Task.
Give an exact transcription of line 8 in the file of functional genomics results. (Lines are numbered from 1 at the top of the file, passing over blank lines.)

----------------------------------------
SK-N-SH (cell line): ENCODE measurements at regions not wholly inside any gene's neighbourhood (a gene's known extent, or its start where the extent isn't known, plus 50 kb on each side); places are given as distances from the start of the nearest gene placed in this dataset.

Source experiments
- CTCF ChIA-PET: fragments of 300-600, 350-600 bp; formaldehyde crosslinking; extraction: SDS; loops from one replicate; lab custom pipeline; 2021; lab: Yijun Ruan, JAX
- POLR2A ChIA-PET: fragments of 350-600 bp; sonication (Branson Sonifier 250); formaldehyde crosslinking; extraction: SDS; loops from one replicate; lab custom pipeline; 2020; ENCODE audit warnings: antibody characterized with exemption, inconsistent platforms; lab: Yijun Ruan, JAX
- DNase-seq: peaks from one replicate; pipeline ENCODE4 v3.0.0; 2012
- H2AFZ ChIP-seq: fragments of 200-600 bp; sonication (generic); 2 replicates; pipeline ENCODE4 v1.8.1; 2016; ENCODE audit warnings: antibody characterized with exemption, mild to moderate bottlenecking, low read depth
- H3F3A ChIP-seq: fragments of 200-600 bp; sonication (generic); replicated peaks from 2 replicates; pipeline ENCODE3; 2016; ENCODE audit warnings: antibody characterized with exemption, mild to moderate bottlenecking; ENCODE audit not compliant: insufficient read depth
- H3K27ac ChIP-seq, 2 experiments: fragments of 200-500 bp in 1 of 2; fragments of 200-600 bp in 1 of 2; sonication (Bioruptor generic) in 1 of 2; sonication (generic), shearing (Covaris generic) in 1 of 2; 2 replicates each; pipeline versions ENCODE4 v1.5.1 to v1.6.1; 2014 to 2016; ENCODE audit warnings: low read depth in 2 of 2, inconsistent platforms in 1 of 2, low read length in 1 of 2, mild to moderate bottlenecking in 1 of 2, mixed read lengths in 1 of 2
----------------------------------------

- H3K27ac ChIP-seq, 2 experiments: fragments of 200-500 bp in 1 of 2; fragments of 200-600 bp in 1 of 2; sonication (Bioruptor generic) in 1 of 2; sonication (generic), shearing (Covaris generic) in 1 of 2; 2 replicates each; pipeline versions ENCODE4 v1.5.1 to v1.6.1; 2014 to 2016; ENCODE audit warnings: low read depth in 2 of 2, inconsistent platforms in 1 of 2, low read length in 1 of 2, mild to moderate bottlenecking in 1 of 2, mixed read lengths in 1 of 2